You could say that service is in the DNA of Paul Dainer, MD.
He learned from his parents at an early age that service to others is one of the highest callings; it’s a calling he has answered time and time again.
He served his country in the United States Navy and Navy Reserves for over 30 years combined.
He has served his patients, both military and civilian, faithfully since 1972.
Since arriving in Augusta, he has served his community through the Rotary Club, both locally in Richmond and Columbia counties and beyond in the CSRA.
And he has served his students since arriving at the Medical College of Georgia at Augusta University in 1992.
For the latter, Dainer, an associate professor of medicine in the Department of Medicine at MCG and the Georgia Cancer Center, has been recognized with the Elizabeth Hurlock Beckman Award. True to form, he used that award as a way to continue to serve students by donating a significant portion of the $25,000 prize money to MCG’s Southwest Campus in Albany.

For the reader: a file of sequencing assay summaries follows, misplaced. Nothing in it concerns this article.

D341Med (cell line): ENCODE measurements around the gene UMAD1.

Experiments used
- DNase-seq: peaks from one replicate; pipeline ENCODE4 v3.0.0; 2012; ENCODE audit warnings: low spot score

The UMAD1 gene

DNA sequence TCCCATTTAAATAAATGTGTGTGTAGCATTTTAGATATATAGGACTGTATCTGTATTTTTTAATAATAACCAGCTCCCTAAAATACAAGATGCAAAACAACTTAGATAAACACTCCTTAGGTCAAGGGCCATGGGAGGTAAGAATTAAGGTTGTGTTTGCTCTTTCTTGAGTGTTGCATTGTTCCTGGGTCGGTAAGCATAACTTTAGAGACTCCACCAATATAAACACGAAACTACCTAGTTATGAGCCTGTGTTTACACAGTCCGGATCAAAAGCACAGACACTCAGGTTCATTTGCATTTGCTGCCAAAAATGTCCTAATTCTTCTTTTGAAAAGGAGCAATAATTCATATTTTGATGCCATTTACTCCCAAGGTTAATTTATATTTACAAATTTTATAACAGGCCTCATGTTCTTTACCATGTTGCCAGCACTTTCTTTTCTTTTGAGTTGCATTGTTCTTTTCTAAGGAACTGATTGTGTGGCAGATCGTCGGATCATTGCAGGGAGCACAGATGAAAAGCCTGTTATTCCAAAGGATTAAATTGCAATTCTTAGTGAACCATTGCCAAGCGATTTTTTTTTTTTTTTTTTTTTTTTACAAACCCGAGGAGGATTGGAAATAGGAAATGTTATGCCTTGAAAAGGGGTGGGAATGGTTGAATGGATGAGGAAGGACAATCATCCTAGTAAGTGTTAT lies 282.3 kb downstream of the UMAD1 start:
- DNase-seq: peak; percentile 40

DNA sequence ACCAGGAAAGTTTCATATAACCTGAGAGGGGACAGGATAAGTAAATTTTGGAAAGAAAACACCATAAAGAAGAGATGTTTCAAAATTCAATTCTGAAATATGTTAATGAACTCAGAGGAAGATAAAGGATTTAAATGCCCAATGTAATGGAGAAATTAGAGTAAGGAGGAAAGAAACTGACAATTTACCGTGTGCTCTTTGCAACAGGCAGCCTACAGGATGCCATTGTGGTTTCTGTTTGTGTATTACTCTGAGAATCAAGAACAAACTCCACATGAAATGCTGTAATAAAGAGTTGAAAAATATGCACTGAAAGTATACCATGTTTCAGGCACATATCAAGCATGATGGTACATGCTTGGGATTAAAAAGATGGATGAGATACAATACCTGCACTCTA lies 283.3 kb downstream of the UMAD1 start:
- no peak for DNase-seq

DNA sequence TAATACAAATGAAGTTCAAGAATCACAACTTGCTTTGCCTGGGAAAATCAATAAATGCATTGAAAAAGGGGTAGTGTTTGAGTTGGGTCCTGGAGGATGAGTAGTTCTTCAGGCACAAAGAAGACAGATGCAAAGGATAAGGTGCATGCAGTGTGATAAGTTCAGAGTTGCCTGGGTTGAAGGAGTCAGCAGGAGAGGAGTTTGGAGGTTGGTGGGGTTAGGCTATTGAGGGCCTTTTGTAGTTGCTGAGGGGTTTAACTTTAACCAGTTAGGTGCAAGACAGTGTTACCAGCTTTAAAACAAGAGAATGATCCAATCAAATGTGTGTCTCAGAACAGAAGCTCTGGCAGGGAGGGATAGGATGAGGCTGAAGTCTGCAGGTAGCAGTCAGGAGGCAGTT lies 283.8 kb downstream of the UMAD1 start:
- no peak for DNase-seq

“Dr. Dainer is great. He’s been at MCG for many years and has had a great career. I worked with him a good bit during my third and fourth years, and he was mentoring me to help me get into residency programs,” said Koosh Desai, MD, assistant dean of the MCG Southwest Campus. Desai nominated Dainer, his former mentor, for the award.
“Dr. Dainer was helping me develop so I could be a strong applicant for residency, and during that process, I was able to see how he interacts with his patients and students, and I saw firsthand the compassion that he has for his patients and what he does for cancer care. I was very honored to be able to nominate him for this award, and it was very gracious for him to turn around and donate part of it back to our campus.”Koosh Desai, MD, assistant dean of MCG Southwest Campus